• I was OK being sick for holidays and it meant my son didn’t have to drive here (10 hour drive) in holiday traffic. We did a family solstice ritual on Zoom but we’ll get together in late winter and celebrate the first awakening of spring. Meanwhile, we’ve had the most long lasting power outages for at least a few decades. We are not protected from climate change, but it came in the form of wind instead of our usual winter snow. My power was back on last night, but a local friend and my son who lives near here won’t have power until at least tonight. I stay calm and remind myself I’m not in danger and it’s not super cold so pipes aren’t freezing. I have a wood stove, so can stay warm. Friends have big trees falling across their roads so things can get serious.

      I’m glad you enjoyed “Flight Behavior.” I need a book like that once in a while, and I’m now reading and enjoying ‘The Comfort of Crows’ by Margaret Renkl who has a wise view of nature and a keen eye. She’s giving me ideas of how I might structure a book.

      Matt is amazing but he can’t help when the power goes out. This had to be handled by crews with big equipment in high winds. It’s another reminder that Nature is in charge and no one is safe from climate change. We didn’t have huge snows or flooding waters, but we had wild winds toppling big trees. I don’t think I lost any trees, but I will do a walk-about this afternoon and see what the forest endured. Then I’ll call Matt. May we all be well and safe. Love and New Year’s Blessings to you and Lin.

  2. Elaine, I hope you feel stronger each day. Many of my friends are sick from a non-Covid “flu,” so hard to deal with any time, especially in winter.

    Aging in place resonates with me. My Matt is named Cliff, who lifts up/reaches for/ takes care of things beyond me. We say we have an “assisted living” arrangement. I honestly believe I couldn’t manage to live in this house without help. Our kids live close but are busy, busy with their own lives and children.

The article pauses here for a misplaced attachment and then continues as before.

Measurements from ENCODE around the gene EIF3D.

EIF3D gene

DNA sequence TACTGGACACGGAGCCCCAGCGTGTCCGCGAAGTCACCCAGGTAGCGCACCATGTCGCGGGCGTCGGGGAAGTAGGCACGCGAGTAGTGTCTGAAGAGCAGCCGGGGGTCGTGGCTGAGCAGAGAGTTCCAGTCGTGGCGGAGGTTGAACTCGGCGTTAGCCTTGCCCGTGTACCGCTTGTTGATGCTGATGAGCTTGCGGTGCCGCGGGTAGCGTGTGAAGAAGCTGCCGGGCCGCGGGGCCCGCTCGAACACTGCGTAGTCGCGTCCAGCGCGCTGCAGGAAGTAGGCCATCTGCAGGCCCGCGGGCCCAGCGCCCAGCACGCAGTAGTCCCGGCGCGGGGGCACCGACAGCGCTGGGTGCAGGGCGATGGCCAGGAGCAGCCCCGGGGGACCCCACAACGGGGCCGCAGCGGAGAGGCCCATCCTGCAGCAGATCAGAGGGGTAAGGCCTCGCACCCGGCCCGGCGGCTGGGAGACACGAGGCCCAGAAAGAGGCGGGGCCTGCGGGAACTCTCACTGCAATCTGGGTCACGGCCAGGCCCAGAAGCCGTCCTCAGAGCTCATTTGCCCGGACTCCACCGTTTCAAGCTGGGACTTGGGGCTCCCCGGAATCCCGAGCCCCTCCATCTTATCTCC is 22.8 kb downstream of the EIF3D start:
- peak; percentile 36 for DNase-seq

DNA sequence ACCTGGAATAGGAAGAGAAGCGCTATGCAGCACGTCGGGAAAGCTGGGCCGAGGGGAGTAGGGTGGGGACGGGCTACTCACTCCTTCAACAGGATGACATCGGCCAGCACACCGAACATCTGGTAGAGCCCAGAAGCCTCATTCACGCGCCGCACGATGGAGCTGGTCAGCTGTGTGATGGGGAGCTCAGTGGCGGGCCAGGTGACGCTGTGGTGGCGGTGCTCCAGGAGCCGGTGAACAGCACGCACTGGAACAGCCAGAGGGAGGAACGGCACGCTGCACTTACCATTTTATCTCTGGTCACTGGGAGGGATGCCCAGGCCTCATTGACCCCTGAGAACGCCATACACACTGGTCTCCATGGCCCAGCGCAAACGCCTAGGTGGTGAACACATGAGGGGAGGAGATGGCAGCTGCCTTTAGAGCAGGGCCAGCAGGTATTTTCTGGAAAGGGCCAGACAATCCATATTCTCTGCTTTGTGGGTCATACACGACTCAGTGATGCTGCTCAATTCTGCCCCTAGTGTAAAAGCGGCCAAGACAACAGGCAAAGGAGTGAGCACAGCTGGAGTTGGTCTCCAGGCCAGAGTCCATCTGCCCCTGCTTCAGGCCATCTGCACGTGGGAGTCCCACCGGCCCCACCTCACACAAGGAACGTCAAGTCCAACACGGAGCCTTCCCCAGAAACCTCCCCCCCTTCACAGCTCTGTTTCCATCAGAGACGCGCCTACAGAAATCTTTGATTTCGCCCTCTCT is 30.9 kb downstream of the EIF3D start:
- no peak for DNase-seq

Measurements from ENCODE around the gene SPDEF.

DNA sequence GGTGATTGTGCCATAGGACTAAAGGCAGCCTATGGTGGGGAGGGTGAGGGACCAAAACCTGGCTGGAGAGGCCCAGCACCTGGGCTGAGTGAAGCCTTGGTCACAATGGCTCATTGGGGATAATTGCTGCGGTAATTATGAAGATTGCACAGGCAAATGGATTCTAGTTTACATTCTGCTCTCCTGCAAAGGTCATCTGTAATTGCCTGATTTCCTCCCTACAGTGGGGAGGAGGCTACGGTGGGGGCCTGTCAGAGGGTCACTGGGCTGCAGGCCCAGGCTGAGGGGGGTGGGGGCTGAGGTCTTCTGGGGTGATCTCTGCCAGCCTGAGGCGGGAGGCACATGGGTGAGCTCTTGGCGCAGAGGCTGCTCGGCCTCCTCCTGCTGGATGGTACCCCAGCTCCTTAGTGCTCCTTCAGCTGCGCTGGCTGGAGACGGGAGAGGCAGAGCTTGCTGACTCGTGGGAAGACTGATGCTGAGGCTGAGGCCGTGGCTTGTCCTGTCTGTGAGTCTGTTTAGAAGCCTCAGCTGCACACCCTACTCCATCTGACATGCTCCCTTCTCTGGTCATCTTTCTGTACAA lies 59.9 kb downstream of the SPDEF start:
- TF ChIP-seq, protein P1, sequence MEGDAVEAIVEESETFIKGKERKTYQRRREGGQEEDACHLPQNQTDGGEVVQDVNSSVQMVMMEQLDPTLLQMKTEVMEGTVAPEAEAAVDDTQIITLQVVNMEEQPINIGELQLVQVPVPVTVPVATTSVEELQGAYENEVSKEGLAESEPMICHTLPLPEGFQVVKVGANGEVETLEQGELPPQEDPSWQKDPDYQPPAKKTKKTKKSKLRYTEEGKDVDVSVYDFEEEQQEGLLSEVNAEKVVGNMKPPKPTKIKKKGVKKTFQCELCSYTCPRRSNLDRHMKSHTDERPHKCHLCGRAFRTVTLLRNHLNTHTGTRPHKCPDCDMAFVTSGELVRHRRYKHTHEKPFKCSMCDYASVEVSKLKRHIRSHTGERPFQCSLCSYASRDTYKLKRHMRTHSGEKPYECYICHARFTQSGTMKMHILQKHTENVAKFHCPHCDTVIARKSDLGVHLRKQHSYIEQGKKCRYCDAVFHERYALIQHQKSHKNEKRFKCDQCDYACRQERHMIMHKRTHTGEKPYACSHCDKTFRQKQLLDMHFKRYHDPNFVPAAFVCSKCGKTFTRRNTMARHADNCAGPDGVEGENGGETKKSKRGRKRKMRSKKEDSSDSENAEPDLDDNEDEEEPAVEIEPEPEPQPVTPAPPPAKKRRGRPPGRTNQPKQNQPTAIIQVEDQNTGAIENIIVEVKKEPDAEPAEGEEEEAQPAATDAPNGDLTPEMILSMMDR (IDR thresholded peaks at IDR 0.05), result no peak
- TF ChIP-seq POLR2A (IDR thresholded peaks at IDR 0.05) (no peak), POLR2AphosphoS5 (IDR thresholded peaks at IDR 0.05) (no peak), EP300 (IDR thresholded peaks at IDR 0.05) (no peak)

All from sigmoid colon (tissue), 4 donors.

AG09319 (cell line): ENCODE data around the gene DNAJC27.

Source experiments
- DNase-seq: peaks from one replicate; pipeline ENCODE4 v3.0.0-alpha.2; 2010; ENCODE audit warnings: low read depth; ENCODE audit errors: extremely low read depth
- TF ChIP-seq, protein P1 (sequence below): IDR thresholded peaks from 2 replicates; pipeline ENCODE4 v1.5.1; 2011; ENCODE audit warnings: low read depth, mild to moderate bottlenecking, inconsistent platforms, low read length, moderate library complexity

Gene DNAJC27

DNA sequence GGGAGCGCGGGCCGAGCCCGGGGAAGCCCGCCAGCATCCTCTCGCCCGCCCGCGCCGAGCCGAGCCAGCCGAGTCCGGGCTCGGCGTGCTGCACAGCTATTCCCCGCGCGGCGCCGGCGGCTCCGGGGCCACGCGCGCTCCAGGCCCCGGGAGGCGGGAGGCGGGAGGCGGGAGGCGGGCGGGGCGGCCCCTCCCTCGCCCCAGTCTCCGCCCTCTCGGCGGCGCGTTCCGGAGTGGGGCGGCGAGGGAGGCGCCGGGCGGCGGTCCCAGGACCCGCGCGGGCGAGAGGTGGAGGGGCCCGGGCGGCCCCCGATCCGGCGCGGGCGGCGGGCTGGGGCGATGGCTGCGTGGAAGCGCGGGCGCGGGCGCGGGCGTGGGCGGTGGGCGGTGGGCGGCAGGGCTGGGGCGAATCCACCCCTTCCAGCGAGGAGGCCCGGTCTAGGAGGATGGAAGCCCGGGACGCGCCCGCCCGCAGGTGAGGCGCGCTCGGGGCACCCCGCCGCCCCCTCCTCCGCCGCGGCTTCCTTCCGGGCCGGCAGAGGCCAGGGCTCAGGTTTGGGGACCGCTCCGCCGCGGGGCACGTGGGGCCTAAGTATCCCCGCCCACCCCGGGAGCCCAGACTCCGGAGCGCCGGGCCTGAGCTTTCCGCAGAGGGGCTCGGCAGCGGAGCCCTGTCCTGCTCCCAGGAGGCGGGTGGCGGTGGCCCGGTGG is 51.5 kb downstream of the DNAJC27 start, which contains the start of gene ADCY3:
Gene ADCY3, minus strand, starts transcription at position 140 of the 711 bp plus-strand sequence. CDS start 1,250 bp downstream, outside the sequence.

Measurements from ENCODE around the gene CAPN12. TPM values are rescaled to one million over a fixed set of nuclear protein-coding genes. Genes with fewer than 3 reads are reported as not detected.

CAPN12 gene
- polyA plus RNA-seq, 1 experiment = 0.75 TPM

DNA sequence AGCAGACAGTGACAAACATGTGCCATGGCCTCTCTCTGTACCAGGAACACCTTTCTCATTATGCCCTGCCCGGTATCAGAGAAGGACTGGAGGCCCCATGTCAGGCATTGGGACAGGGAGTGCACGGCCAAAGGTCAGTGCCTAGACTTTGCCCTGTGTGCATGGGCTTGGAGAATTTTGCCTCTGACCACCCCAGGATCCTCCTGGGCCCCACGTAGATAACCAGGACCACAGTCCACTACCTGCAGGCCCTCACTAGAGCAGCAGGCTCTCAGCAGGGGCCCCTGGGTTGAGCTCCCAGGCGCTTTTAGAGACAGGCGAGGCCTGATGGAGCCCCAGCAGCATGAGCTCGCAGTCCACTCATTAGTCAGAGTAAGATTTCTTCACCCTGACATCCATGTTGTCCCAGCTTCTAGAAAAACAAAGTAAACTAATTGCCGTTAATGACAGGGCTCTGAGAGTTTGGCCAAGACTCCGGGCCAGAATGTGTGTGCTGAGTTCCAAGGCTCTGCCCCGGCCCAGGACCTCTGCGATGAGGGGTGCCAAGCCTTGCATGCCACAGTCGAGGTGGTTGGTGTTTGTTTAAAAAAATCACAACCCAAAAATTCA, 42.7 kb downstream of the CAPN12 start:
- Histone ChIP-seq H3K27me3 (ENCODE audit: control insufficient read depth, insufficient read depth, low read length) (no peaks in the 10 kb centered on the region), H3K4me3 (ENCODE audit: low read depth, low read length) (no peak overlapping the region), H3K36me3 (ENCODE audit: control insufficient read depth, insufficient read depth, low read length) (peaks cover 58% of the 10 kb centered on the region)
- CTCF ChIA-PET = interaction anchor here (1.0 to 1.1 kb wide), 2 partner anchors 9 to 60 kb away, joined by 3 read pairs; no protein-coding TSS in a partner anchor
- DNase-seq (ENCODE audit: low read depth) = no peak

I trust your Monarch friends are fine wintering in Mexico. When the earth comes alive again, they’ll return. In the meantime, take care of yourself and enjoy Disco and your warm house as you recover! 😀

    • After a week of a fierce virus, we had one of the largest power outages with downed trees that I’ve seen here in decades. I don’t take it personally and don’t forget how privileged and safe I am. I stay warm with a wood stove, but a few days after the initial storm, many still don’t have electrical power since there’s a tangle of downed trees and wires. Yesterday the winds howled, but today is quieter, so I hope the men can finish their work and get power back to everyone. We’re electricity-dependent.

      I’m so glad you have Cliff. In times like the last few days with gales of wind and branches flying through the air, I miss Vic more than ever. He found a big storm exciting. My son Anthony helps me if I need anything, but he’s been away a lot. He ran for and won a seat on the town board so now he’s at meeting in Rochester, NY learning what he needs to know for governance. It’s good to have training, but I’m glad the weather wasn’t colder and didn’t freeze his pipes. I look forward to Monrach weather. (Disco loves snuggling at the foot of my bed on top of the covers in the winter, so she’s a good nurse. Be well and be safe.